Toy Sales Took Control Of Spider-Man: The Animated Series' Season 1 Story

These days, Spider-Man is as ubiquitous as the Marvel Cinematic Universe of which he's a part. In recent years the character has come to fully realize his potential as an everyman hero by literally appearing as a multitude of varied characters across different forms of media. From Miles Morales to the many different incarnations of Peter Parker to emerge from the multiverse, Spider-Man has truly come into his own in the 21st century.

But back when I was a kid (god, I hate that I say that at least once a week now), there was nothing like the bevy of Spidey products on offer today. In fact, if you weren't reading the comics, there wasn't really much to delve into in the early '90s. Sam Raimi was yet to make his seminal movie saga, and James Cameron couldn't get his vision for the character off the ground after Carolco, the studio behind his action classic "Terminator 2," bought the rights and then went bust.

So, when in 1994 a new animated "Spider-Man" series debuted, it felt like a big deal. Now available alongside the classic "X-Men" animated series on Disney+, "Spider-Man: The Animated Series" (or just "Spider-Man" as I remember it) originally aired on Fox Kids from November '94, lasting until January of '98 when it completed its contracted run of 65 episodes. Like Bruce Timm and Eric Radomski with their equally influential "Batman: The Animated Series," producer, head writer, and showrunner John Semper infused his "Spider-Man" show with serious themes and a general tone that felt as if it was appealing to kids without talking down to them. But it took some time to find that groove after the first season was plagued by those all-important obligations to sell toys.

'Those hideous Spider-Slayers'

Whereas from season 2 on, "Spider-Man" featured narrative arcs that often spanned entire seasons, the first run of 13 episodes were self-contained stories. Much of that helped the show to establish its world and characters, but it turns out there was more to it.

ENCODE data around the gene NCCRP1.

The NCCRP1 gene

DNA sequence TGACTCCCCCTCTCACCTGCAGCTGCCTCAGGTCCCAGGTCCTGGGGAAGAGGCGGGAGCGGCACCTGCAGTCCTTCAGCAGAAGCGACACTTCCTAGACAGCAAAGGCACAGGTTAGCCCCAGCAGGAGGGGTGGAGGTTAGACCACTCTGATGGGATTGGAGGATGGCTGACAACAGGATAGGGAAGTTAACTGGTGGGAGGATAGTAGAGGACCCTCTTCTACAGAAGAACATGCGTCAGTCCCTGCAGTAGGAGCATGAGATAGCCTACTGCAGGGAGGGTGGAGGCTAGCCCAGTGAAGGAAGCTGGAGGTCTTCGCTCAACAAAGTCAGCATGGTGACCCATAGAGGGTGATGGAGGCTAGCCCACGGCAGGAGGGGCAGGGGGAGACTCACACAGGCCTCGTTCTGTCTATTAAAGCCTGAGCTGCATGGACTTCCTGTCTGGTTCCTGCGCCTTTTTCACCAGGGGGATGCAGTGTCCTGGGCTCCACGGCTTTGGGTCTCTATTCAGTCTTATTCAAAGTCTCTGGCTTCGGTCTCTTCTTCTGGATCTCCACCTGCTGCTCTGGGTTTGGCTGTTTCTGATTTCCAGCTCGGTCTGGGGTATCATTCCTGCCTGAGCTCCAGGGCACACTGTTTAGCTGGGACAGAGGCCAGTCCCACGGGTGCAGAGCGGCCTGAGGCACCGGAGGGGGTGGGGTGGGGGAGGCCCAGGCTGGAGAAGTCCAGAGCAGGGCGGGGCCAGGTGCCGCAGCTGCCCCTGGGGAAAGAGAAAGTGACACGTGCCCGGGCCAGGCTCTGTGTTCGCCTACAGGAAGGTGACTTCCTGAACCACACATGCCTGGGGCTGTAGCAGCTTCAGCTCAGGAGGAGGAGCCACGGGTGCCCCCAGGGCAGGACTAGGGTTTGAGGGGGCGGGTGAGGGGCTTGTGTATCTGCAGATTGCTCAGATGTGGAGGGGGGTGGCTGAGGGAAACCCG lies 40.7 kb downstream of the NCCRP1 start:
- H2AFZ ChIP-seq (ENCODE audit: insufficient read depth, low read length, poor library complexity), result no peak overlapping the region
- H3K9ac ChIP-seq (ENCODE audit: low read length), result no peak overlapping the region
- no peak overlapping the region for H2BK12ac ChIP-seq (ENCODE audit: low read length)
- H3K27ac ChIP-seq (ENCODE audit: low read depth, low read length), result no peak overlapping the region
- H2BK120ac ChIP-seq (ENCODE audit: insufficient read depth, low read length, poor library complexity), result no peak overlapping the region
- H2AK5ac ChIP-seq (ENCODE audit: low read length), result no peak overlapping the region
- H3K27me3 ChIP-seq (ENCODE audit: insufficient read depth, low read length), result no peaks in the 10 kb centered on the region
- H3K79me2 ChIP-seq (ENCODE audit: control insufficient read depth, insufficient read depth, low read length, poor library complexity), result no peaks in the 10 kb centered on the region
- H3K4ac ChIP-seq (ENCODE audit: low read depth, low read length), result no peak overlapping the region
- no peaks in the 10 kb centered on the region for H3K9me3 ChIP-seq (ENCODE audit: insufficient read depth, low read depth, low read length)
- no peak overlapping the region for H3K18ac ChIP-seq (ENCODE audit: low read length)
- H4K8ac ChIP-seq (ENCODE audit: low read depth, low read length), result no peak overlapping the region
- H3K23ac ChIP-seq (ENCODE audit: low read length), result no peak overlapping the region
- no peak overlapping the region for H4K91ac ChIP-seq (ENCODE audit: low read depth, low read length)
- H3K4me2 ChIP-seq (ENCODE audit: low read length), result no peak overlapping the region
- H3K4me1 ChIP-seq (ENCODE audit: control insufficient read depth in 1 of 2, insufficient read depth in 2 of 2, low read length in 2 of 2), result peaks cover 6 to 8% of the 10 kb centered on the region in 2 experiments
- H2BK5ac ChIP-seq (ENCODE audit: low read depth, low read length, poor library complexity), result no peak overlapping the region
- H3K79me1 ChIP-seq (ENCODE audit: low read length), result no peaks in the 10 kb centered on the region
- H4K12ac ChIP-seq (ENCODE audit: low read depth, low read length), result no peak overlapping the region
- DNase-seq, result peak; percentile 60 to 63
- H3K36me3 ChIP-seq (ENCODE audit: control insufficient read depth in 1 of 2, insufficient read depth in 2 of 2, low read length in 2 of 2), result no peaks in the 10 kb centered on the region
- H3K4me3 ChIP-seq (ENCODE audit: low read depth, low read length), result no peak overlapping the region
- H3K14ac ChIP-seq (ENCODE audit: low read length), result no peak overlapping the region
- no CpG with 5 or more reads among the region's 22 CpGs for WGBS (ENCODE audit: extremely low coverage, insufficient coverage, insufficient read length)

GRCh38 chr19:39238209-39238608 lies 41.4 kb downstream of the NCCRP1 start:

Speaking to the Marvel Animation Age (via DCAnimated), Semper revealed that he had a whole, season-long story arc prepped for the first season, only to be hindered by commercial considerations:

"I originally had planned a season-long story arc for season one, but I was prohibited from doing it because others had agendas that needed to be served first. Toys needed to be featured (those hideous Spider-Slayers), certain characters needed to be rolled out and introduced (the boring Hobgoblin) and so, in season one, I was limited in the things that I could do."

The Spider-Slayers were flying killer robots, introduced in the second episode of season 1 and sent by Norman Osborne to take out Spidey. It wasn't the most memorable storyline, although what kid isn't going to love murderous flying tech? But once you know it was all at the behest of whoever at Fox and Marvel was in charge of selling molded plastic to kids (of which I was certainly one), it starts to make a little more sense.

Once the first season was out the way, Semper was given much more control, and from season 2 on, was allowed to play out his longer narrative arcs — which often took inspiration from the comic book storylines. As Semper put it, he was given "total control over the storylines," which was, "when the real fun of the series gets going."

Setting up the Spider-Verse

It's a good thing Semper was ultimately given the control he was. Not only were the longer stories "fun," they influenced the future development of Spider-Man as a character and the course of his pop cultural journey. The final season includes several storylines which culminated in the now-famous multiversal adventures that were "Secret Wars" and "Spider Wars." These narratives introduced a whole generation to the concept of the multiverse and paved the way for today's preoccupation with the concept, especially in the form of the "Spider-Verse" movies.

That's not to say the selling toys aspect was all bad. Much of the pressure to get toys in the hands of kids seems to have stemmed from producer Avi Arad, who, before he became a controversial figure among Marvel fans, was a humble toy designer who joined the Toy Biz company in 1993 right before "Spider-Man: The Animated Series" went into production. Toy Biz, which was partially owned by Marvel, was responsible for making the action figures to accompany the show, which proved a hit when they arrived on shelves. Still, it wasn't exactly something Semper was too concerned about. He recalled "the light in Avi Arad's eyes every time he said the words 'Spidahhh-Slayahhhh!'" saying that this vision "still haunts [him] in [his] nightmares." 

But when it comes down to it, the toy line actually lasted longer than the series, remaining in production from 1994 to 2007 according to Action Figure Resource. That's just a further testament to the enduring impact of "Spider-Man: The Animated Series," which arguably couldn't have attained such significance if it wasn't for Semper being allowed to tell his longer, more serious stories. Those toys were pretty awesome, though.